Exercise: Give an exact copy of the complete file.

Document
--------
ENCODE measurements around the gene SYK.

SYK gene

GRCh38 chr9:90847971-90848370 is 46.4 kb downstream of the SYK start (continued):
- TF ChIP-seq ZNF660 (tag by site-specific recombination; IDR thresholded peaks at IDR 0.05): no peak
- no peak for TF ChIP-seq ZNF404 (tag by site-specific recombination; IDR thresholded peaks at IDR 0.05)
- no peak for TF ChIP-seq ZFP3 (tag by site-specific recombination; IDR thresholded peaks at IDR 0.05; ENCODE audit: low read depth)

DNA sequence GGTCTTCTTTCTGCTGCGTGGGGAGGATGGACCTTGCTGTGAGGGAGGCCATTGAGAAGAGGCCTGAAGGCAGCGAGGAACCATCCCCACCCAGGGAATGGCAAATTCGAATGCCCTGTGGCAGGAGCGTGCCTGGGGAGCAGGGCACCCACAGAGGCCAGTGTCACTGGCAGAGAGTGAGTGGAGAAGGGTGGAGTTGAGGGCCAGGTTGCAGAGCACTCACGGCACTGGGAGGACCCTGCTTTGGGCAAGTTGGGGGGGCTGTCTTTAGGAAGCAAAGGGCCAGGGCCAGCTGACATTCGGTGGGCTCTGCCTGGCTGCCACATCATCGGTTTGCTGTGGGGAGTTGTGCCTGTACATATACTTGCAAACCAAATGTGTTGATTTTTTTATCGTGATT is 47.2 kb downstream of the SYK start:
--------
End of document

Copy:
ENCODE measurements around the gene SYK.

SYK gene

GRCh38 chr9:90847971-90848370 is 46.4 kb downstream of the SYK start (continued):
- TF ChIP-seq ZNF660 (tag by site-specific recombination; IDR thresholded peaks at IDR 0.05): no peak
- no peak for TF ChIP-seq ZNF404 (tag by site-specific recombination; IDR thresholded peaks at IDR 0.05)
- no peak for TF ChIP-seq ZFP3 (tag by site-specific recombination; IDR thresholded peaks at IDR 0.05; ENCODE audit: low read depth)

DNA sequence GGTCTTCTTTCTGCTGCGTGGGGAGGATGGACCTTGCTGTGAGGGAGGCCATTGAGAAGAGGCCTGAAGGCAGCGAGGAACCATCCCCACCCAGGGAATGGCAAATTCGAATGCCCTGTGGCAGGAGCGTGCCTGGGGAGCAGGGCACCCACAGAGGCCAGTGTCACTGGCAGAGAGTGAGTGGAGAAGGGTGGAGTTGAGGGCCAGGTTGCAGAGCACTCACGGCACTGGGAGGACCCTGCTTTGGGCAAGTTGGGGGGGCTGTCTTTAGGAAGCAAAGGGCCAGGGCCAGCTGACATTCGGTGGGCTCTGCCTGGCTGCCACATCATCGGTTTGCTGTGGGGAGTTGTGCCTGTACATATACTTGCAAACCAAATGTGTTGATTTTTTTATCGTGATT is 47.2 kb downstream of the SYK start: